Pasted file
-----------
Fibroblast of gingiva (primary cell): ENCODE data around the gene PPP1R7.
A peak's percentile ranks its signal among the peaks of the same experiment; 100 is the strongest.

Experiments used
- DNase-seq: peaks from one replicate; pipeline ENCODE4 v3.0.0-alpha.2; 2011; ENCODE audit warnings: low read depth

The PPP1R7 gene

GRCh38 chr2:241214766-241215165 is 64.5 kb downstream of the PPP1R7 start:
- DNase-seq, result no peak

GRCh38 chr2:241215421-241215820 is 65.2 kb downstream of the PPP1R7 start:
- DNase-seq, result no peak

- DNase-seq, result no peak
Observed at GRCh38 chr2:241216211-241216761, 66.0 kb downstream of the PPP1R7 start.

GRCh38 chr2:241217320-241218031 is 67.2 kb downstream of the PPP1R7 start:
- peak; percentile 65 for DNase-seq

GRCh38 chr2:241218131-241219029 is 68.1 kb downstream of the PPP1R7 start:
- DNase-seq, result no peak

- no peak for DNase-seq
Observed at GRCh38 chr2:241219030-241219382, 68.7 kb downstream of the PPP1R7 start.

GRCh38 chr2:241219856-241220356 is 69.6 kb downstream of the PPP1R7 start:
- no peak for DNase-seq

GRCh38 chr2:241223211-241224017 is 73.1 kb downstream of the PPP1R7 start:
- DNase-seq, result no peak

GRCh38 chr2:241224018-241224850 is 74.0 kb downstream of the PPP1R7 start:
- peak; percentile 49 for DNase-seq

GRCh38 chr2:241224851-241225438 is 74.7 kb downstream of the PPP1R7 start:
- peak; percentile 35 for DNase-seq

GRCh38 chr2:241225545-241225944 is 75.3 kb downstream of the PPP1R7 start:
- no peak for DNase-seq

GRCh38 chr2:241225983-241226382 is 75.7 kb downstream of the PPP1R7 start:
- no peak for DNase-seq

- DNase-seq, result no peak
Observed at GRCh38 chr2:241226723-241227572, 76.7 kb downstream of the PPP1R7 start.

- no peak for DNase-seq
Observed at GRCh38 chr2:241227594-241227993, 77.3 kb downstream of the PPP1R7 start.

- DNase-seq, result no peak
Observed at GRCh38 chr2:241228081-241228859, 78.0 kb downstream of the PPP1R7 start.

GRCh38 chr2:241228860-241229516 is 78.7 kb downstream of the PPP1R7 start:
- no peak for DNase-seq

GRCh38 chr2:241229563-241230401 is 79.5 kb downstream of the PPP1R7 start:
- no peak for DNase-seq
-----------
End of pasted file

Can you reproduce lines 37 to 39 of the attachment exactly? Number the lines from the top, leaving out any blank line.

- no peak for DNase-seq

GRCh38 chr2:241229563-241230401 is 79.5 kb downstream of the PPP1R7 start:
- no peak for DNase-seq